But another one may be that if some universities don’t care to teach, others should be able to pick up that slack and grow, keeping a focus on their students’ well-being in mind and not treating them like grist for the sake of the program.

We Can Burn Books, So Why Not Teachers?

Untitled

“We train as researchers but spend our days managing the emotions of late adolescents, haggling over budgets, and figuring out how to use Moodle’s gradebook,” writes Jonathan Malesic, who used to teach at King’s College in Wilkes-Barre, Pennsylvania, before he burned out.

“Eventually, I came to dread every class meeting.”

He describes his experience and some lessons learned.

Chronic dislocation produces the three main components of burnout: exhaustion, cynicism, and a sense of professional ineffectiveness. Burned-out professors, then, are people who cannot muster the strength to do the intellectual labor of their job, who see students as problems, and who feel their work has no positive effect.

Introverted teachers and students appear to be at greater risk for burnout in increasingly social learning environments. English teacher Michael Godsey tells this story:

After 11 years of teaching English at a public high school, Ken Lovgren left the profession, mostly because he was drained by the insistent emphasis on collaboration and group work. Engaging in a classroom that was “so demanding in terms of social interaction” made it difficult for him to find quiet space to decompress and reflect. “The endless barrage of ‘professional learning community’ meetings left me little energy for meaningful interaction with my kids,” he told me.

The Freedom That Undermines Itself

“Universities are addicted to censorship, and the Department of Education is their partner and enabler.”

David French writes about Title IX and students who have sued to restrict the statements of their professor. There he explains the ramifications of modern liberalism, which is self-destructive in the sense that it undermines the principles at purports to celebrate. In another article, he explains what happened at Northwestern University when a feminist professor wrote in favor of student/teacher relationships.

“Two students filed Title IX complaints against her, claiming that she’d violated federal law with her essay and a subsequent tweet. In essence, they were claiming that her writings on matters of public concern constituted unlawful gender discrimination.” More than that, they complained when others shared their complaints and spoke in favor of academic freedom.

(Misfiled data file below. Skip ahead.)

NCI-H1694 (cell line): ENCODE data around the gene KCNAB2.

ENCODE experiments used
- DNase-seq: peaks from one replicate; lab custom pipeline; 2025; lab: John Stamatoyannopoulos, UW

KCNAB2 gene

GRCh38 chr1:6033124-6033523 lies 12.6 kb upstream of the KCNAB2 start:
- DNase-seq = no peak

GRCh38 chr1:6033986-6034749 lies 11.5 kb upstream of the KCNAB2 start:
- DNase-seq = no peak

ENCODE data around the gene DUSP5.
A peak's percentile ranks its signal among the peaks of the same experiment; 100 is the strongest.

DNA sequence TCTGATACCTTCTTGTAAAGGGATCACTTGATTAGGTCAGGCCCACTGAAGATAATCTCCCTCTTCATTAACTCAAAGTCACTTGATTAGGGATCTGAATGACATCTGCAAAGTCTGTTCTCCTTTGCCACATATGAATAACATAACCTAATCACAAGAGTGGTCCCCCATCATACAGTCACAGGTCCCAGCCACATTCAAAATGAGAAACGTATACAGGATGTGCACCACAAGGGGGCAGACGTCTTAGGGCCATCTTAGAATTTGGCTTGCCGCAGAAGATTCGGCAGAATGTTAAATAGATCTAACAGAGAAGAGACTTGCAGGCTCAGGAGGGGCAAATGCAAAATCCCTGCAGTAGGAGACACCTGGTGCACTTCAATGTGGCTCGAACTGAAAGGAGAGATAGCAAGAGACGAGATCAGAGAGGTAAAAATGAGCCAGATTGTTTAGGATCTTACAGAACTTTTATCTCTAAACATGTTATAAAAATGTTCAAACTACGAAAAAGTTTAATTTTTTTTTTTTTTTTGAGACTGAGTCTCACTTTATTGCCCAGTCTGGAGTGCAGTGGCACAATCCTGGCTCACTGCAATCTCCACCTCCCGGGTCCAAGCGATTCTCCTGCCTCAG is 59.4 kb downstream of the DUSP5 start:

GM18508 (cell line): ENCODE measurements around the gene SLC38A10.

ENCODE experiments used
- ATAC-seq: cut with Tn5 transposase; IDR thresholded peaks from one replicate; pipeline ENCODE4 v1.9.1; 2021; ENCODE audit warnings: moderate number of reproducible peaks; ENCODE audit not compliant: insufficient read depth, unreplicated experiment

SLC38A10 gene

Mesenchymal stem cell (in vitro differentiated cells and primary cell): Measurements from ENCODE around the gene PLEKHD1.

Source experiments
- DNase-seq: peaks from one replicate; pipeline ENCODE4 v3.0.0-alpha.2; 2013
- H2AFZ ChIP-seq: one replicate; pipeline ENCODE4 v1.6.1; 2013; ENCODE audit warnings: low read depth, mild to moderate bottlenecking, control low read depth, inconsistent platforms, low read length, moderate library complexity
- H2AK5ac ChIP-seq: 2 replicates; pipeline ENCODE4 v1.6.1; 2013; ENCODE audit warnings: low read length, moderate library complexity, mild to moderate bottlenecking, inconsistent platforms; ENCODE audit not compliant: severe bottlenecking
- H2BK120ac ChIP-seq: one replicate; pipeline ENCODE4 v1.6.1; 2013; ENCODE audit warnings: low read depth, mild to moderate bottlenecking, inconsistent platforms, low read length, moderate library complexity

While there is a huge, stinking pile of liberalism in this squabble, one of the lessons is the real threat to students in American universities like Northwestern. If they want to believe that love is what you make it, then they’ll have to realize they have kicked down all of the fences. All of them. The students have no grounds for complaint against a professor who supports sexual license, but if they idea scares them, they need to get out and reconsider their own self-destructive ideas.

Hunter Baker on the Ruin of Christian Higher Ed

Dr. Hunter Baker observes, “All universities, and certainly Christian ones, face a landscape in which students have been largely replaced by consumers.” He says in his latest book, if Christian colleges try to be like their secular counterparts, they will fail on almost every level, particularly in their stated mission. On the other hand, if they integrate the worship of the Most High with every academic discipline, they will distinguish themselves and accomplish their mission. “Christian colleges can successfully argue that the best education connects with the mind, the body, and the soul.”

Comparing Generations: Edwards vs. Jukes

Jared posted a couple myth busters a few days ago. The word sincere, he explains, did not come from the marketing language of Roman potters, as you may have been told, and Jesus actually talked about heaven more than hell, though he talked about hell a good bit.

Along that lines, I have a good source on an illustration I’ve read a few times and appears to have grown into a fish story. Jonathan Edwards, one of America’s best theologians, had many godly or otherwise productive children, grandchildren, and so on. Comparing his family to that of another man who lived at the same time is meant to illustrate the fruit of a godly life. Here’s the account from an article by Leonard Ravenhill:

A thin crust, a very thin crust of morality, it seems to me, keeps America from complete collapse. In this perilous hour we need a whole generation of preachers like Edwards.

“O Lord of hosts, turn us again; cause Thy face to shine upon us, and we shall be saved.”

Contrast this great man of God with his contemporary. I quote from Al Sanders in Crisis in Morality!

Max Jukes, the atheist, lived a godless life. He married an ungodly girl, and from the union there were 310 who died as paupers, 150 were criminals, 7 were murderers, 100 were drunkards, and more than half of the women were prostitutes. His 540 descendants cost the State one and a quarter million dollars.

But, praise the Lord, it works both ways! There is a record of a great American man of God, Jonathan Edwards. He lived at the same time as Max Jukes, but he married a godly girl. An investigation was made of 1,394 known descendants of Jonathan Edwards of which 13 became college presidents, 65 college professors, 3 United States senators, 30 judges, 100 lawyers, 60 physicians, 75 army and navy officers, 100 preachers and missionaries, 60 authors of prominence, one a vice-president of the United States, 80 became public officials in other capacities, 295 college graduates, among whom were governors of states and ministers to foreign countries. His descendants did not cost the state a single penny. ‘The memory of the just is blessed’ (Prov. 10:7).

To us this is the conclusion of the whole matter.

This is a better account than the one I’ve seen more often, but the details are not as accurate as they should be. According to the March 8, 1902, issue of The School Journal, the numbers vary a bit.

Suffice it to say, “The almost universal traits of the ‘Jukes’ were idleness, ignorance, and vulgarity. These characteristics led to disease and disgrace, to pauperism and crime. They were a disgustingly diseased family as a whole. There were many imbeciles and many insane.”

My version of the story says Jukes’ name is the origin of the word juke, meaning “to fake or deceive.” No, it wasn’t. It’s from a word meaning “wicked, disorderly” in a Southern English creole.

This is not so much a busted myth as a clarification. I hope I have edified you.